Here are 4 foods which I can not bring myself to eat.
Call me a sissy, narrow minded, a coward, unenlightened – I don’t care!
Casu marzu cheese
Casu marzu, or rotten cheese is a type of Pecorino cheese from Sardinia. What makes this cheese different from others is the added ingredient of maggots. Cheese flies are allowed to lay their eggs in the cheese. The maggots that hatch then help the cheese to ferment to create that special casu marzu flavour. Those rule-mad European bureaucrats have deemed casu marzu not hygienic and so it cannot be sold legally in Sardinia, meaning that if you do want to sample some of this maggoty cheese, you’ll have to track it down on the black market. If you want to try it out, make sure to eat it before the maggots die—if even the maggots haven’t survived in the cheese, then there could be trouble. But watch out, the larvae are known to jump out of the cheese, so you need to shield your eyes while eating it.
The name might make it sound like a dark chocolaty delight that any vegetarian would be happy to tuck into, but black pudding—essentially a blood sausage—is a far cry from a dessert. Along with blood, pudding ingredients include pork fat, oatmeal, onions, pepper and herbs, all stuffed into a sausage casing. White pudding is a similar creature, but without the blood, and red pudding is a Scottish delight made from bacon, pork, fat and colouring, among other things.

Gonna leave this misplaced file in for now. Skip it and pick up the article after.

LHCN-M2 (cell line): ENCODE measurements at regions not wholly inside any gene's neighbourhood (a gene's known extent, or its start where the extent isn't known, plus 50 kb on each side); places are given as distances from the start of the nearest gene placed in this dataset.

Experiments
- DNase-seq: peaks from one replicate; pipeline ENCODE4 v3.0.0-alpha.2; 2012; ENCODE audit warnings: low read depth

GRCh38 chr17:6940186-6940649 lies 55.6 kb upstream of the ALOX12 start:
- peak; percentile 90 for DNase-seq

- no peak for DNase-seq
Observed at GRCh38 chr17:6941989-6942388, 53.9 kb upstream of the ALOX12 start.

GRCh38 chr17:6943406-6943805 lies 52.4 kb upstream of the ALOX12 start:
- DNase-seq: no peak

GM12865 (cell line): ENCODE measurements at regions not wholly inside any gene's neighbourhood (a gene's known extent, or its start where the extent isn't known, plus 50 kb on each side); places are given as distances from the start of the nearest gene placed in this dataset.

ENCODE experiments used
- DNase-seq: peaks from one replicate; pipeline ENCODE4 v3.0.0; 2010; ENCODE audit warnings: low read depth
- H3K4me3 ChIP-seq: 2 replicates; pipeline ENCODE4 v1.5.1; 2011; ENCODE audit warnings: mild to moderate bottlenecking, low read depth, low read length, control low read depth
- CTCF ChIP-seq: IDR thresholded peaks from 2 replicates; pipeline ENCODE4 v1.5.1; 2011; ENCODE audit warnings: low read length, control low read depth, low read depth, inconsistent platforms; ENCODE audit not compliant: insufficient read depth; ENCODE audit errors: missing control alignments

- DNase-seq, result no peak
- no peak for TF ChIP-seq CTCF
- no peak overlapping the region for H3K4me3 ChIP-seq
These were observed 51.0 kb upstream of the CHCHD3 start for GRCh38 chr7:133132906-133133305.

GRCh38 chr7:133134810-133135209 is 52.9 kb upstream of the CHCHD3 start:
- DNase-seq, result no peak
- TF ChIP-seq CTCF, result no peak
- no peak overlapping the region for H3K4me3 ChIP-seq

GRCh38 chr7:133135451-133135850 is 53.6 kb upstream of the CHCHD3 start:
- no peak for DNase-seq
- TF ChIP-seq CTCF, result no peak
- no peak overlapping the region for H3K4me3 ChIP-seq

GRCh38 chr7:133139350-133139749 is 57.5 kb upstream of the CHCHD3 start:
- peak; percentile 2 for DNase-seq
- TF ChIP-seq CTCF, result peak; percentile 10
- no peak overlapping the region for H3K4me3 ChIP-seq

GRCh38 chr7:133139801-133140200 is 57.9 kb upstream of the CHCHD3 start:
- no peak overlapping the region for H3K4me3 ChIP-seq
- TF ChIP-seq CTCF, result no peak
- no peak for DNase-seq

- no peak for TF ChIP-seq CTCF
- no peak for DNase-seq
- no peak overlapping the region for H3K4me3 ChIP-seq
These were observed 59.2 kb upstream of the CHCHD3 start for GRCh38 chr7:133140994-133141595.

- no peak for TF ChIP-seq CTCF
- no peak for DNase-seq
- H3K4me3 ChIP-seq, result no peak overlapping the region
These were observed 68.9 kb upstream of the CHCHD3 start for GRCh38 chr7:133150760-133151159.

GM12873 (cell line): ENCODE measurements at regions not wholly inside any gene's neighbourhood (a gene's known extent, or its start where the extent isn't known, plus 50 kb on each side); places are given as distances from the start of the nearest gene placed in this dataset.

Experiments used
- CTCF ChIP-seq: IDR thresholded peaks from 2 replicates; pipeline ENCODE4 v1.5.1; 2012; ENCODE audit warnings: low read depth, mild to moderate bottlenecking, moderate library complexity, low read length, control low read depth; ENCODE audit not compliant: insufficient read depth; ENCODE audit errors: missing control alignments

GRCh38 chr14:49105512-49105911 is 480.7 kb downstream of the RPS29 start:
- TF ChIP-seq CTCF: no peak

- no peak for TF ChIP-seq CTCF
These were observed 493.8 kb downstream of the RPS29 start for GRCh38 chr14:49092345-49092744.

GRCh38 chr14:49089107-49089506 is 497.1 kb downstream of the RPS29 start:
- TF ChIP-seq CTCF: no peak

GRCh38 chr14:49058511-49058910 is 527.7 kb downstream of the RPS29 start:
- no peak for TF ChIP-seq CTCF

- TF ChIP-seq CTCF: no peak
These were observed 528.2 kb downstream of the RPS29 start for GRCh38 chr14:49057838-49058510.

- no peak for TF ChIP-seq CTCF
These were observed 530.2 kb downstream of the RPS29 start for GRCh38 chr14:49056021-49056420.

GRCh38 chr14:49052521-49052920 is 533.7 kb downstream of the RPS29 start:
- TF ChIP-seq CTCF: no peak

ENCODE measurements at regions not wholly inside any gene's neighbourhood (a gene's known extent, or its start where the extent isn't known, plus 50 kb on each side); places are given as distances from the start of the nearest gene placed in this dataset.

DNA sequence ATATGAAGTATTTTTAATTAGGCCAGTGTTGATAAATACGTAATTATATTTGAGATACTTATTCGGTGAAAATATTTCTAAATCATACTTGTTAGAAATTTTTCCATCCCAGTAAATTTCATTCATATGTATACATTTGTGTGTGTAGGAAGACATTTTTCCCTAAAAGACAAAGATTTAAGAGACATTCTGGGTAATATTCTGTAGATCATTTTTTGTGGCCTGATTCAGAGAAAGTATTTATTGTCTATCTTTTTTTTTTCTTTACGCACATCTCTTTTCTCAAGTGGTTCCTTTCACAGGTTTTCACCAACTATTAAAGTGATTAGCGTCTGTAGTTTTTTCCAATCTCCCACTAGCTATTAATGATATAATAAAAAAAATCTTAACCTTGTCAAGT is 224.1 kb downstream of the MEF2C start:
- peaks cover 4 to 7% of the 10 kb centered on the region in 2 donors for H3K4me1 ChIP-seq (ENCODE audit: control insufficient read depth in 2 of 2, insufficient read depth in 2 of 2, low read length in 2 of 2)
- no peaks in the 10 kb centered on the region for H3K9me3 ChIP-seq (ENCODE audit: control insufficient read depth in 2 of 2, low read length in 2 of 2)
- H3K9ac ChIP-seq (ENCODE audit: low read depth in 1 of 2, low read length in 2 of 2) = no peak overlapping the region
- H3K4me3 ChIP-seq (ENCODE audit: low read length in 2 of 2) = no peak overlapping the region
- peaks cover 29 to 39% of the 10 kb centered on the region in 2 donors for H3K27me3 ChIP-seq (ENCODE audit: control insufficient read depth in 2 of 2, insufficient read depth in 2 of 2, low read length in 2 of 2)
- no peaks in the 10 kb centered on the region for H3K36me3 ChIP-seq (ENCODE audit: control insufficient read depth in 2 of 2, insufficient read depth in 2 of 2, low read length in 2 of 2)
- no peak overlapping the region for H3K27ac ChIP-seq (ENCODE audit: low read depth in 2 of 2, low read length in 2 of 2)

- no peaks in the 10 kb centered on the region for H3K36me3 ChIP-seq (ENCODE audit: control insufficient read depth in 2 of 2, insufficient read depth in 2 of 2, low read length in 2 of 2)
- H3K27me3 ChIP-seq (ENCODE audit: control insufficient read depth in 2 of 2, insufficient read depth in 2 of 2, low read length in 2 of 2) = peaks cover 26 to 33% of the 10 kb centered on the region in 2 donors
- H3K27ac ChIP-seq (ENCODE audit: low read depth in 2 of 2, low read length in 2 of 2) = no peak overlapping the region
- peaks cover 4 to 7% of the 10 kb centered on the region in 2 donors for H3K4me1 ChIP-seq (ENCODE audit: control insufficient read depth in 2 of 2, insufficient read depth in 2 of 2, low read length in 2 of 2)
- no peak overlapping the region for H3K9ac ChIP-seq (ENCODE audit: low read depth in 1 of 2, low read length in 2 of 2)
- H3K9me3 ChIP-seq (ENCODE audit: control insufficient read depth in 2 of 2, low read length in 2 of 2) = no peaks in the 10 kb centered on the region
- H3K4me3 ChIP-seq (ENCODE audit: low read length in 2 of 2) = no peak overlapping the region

Kopi luwak coffee
Kopi luwak, from Indonesia, the Philippines, and Timor-Leste, is a type of coffee that gains its distinctive flavour thanks to the beans having been digested by an Asian palm civet before they make it into your brew. The civet eats coffee berries, and while the beans pass through its digestive system they undergo a process that is said to remove the typically bitter taste of other coffees, leaving a sweeter and expensive bean.
A hundred-year egg, popular in China is created by taking a normal egg and coating it in lime, ashes, and salt before burying it for a few months. When the egg is dug up, its yolk will have become greenish-black, while the albumen, formerly white, will now be dark brown in colour.
What foods do you draw the line at?